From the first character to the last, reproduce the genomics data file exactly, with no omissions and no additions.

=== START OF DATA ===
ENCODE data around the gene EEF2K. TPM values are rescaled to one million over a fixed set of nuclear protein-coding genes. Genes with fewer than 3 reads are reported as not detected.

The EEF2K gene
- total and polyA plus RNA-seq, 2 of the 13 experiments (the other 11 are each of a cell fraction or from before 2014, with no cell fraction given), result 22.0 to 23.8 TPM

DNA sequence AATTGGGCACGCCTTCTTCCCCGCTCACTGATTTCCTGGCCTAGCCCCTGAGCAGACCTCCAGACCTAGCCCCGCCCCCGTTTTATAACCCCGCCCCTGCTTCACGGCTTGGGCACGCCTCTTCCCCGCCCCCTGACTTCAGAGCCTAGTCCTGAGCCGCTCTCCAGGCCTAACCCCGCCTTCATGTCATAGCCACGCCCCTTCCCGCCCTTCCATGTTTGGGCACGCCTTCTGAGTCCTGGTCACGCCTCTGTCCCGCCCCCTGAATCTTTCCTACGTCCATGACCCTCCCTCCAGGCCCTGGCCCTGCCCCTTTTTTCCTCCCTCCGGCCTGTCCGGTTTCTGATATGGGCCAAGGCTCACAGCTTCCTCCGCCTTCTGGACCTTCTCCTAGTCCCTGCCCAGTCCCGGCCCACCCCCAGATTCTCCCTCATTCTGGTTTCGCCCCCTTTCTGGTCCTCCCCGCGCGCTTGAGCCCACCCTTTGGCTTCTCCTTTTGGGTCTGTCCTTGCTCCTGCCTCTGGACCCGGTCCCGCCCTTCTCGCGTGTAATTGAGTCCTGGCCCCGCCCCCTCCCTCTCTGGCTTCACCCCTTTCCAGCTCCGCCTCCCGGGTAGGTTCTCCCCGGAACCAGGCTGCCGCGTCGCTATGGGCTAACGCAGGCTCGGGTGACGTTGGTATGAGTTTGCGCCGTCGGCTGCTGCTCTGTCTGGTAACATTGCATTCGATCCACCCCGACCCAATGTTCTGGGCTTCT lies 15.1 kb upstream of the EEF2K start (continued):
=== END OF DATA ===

ENCODE data around the gene EEF2K. TPM values are rescaled to one million over a fixed set of nuclear protein-coding genes. Genes with fewer than 3 reads are reported as not detected.

The EEF2K gene
- total and polyA plus RNA-seq, 2 of the 13 experiments (the other 11 are each of a cell fraction or from before 2014, with no cell fraction given), result 22.0 to 23.8 TPM

DNA sequence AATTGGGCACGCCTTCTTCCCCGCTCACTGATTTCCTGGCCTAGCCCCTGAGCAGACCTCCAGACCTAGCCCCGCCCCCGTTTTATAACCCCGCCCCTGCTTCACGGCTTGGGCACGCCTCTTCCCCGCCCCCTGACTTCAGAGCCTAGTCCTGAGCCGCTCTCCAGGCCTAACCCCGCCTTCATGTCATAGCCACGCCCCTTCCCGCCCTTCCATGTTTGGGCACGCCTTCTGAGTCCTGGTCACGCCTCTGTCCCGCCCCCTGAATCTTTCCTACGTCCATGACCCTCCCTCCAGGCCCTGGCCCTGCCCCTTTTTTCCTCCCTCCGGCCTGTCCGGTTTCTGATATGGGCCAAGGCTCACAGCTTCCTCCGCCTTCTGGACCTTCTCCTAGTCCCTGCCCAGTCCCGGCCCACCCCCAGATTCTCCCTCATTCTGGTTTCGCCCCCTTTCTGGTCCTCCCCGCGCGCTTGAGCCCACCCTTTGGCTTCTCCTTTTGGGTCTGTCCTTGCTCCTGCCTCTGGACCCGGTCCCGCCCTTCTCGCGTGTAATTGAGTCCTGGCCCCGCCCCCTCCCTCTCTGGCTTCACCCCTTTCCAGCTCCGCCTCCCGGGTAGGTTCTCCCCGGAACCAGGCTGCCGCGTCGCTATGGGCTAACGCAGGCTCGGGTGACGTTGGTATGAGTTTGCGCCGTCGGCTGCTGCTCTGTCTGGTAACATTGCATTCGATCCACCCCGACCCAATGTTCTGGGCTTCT lies 15.1 kb upstream of the EEF2K start (continued):